By ZOE FERGUSON
After its first semester being offered for academic credit, students that have taken Cornell’s Greek Leadership Academy — a class for students involved in Greek life to collaborate and improve leadership skills — say it provides a unique way to interact with other Greek organizations on campus.
According to Amy Kohut, director of the Cornell Team and Leadership Center, the program was able to secure official course standing with the help of Prof. Marcia Eames-Sheavly, horticulture. Starting last semester, the course was offered as ALS 4940, a placeholder course number for trial or temporary courses.
“We offered PE credit in the first two years of the program but felt the content was rigorous enough to deserve the [academic] credit [this year],” Kohut said.
The time commitment is equivalent to one academic credit, or five weeks of weekly three-hour sessions in the first semester. In addition to these weekly meetings, Kohut said.
Kohut added that students participate in “individual leadership coaching sessions” in the second semester. Each student also writes a final paper of reflection.
Each class session follows a theme, Kohut said. These themes cover organizational development and self-development, “circles of influence” and community building.
In fall 2013, 58 students participated from 27 chapters — 16 chapters from the Interfraternity Council, 10 from the Panhellenic Council and one from the Multicultural Greek Letter Council — according to Kohut. Eighty percent of Cornell sororities and 66 percent of fraternities have participated over the past three years Kohut said.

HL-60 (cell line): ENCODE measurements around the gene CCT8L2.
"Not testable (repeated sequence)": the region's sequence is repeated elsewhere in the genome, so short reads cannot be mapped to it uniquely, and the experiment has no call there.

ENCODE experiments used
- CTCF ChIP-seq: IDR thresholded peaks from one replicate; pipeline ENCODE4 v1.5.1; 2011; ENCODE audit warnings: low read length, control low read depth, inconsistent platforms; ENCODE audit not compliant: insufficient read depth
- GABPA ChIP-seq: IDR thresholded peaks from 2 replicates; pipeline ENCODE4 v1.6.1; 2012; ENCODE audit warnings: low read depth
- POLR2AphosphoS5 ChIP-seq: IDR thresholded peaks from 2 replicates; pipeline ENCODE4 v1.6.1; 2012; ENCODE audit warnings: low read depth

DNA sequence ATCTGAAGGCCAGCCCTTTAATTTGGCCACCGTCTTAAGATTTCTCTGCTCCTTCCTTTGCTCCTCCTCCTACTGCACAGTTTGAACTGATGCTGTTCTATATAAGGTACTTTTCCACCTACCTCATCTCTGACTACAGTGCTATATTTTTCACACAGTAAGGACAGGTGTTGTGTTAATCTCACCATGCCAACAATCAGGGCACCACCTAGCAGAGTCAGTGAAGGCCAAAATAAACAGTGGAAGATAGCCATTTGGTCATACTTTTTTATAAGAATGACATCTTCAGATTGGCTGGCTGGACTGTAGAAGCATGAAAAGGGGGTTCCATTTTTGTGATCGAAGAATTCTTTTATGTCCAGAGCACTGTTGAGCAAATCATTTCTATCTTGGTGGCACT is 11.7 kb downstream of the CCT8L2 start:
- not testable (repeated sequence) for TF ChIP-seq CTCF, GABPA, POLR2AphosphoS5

“We ideally want at least two people from each chapter,” Kohut said. “We had a number of chapters this year who sent three people, and one chapter sent six people.”
Students that have participated say the Greek Leadership Academy has been an enjoyable opportunity.
Jillian Knowles ’15, president of the Alpha Phi sorority, said she chose to enroll in the program because she wanted to develop a “fun” new member program for her sorority.
“[Having] our members participate in this course was very important to us,” Knowles said. “It is a great chance for them to bond and gain trust during the early stages of becoming an Alpha Phi.”
Knowles said the class gave leaders in the Greek community a chance to come together to discuss challenges in the Greek system. She said the program helped demonstrate how leaders could help “develop a strong group of brothers and sisters.”
“I enjoyed this class greatly,” Knowles said. “I left with the confidence and courage to lead a chapter of 200 young women through Cornell’s unique Greek System.”
Connor Riser ’16, philanthropy chair of Sigma Pi and vice president of Programming for the Interfraternity Council, echoed these sentiments, adding that the Academy helped introduce him to the larger Greek Community on campus.
“Sometimes people get caught up in their own chapters, but this class allows people to work with those not only in other chapters, but also across other councils,” Riser said.